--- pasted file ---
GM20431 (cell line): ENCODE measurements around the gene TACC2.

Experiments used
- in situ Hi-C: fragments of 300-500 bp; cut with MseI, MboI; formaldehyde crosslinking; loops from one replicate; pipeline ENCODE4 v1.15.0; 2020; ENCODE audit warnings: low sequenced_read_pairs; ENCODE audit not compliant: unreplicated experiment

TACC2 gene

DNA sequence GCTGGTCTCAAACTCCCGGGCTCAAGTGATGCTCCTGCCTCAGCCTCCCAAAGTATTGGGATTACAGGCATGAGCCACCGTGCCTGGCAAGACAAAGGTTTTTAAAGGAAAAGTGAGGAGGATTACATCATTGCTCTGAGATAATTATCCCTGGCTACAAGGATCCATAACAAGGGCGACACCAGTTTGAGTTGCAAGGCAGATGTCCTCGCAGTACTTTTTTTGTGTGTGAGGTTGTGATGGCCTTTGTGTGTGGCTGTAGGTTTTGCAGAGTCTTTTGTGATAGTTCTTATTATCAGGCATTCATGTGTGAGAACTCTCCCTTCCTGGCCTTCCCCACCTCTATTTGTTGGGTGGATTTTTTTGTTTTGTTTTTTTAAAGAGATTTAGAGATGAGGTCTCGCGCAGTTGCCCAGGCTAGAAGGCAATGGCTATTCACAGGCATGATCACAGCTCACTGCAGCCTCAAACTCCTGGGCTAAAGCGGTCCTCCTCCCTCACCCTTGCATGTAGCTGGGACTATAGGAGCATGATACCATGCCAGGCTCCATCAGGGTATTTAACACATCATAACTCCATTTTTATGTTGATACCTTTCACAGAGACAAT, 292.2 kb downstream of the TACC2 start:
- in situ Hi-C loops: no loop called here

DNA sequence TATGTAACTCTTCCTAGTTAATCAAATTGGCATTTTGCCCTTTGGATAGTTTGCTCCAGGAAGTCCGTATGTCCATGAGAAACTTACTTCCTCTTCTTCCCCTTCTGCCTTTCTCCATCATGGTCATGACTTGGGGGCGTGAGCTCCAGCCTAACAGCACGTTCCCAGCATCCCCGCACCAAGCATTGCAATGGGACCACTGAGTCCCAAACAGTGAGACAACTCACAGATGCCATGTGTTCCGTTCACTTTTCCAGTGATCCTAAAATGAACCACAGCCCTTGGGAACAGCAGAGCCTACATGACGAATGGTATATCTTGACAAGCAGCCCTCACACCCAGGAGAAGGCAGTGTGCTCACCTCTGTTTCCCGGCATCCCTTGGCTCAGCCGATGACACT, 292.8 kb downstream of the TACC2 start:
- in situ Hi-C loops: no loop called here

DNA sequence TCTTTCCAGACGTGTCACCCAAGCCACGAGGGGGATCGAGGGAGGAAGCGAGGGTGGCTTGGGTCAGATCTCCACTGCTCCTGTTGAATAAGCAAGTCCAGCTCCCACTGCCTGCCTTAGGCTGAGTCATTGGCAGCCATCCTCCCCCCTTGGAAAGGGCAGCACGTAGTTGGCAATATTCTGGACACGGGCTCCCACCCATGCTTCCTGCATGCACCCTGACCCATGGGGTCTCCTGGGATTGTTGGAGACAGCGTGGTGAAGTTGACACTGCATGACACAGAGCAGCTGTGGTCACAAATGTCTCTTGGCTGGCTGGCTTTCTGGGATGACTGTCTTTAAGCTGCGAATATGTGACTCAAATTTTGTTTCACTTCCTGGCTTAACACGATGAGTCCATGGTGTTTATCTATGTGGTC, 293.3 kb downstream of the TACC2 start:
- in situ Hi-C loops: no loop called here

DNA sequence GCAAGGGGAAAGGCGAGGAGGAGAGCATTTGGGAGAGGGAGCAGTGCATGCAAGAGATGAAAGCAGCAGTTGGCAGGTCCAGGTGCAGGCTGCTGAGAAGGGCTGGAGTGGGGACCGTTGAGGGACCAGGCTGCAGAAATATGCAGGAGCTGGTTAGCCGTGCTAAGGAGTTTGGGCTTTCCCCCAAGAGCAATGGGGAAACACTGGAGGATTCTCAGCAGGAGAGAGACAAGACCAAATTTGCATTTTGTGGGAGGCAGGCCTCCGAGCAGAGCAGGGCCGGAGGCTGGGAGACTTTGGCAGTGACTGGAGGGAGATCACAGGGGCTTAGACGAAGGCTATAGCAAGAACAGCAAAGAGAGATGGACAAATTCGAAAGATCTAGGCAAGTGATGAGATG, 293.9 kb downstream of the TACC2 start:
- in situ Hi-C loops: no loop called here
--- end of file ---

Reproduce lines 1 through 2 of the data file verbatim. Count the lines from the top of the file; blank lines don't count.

GM20431 (cell line): ENCODE measurements around the gene TACC2.

Experiments used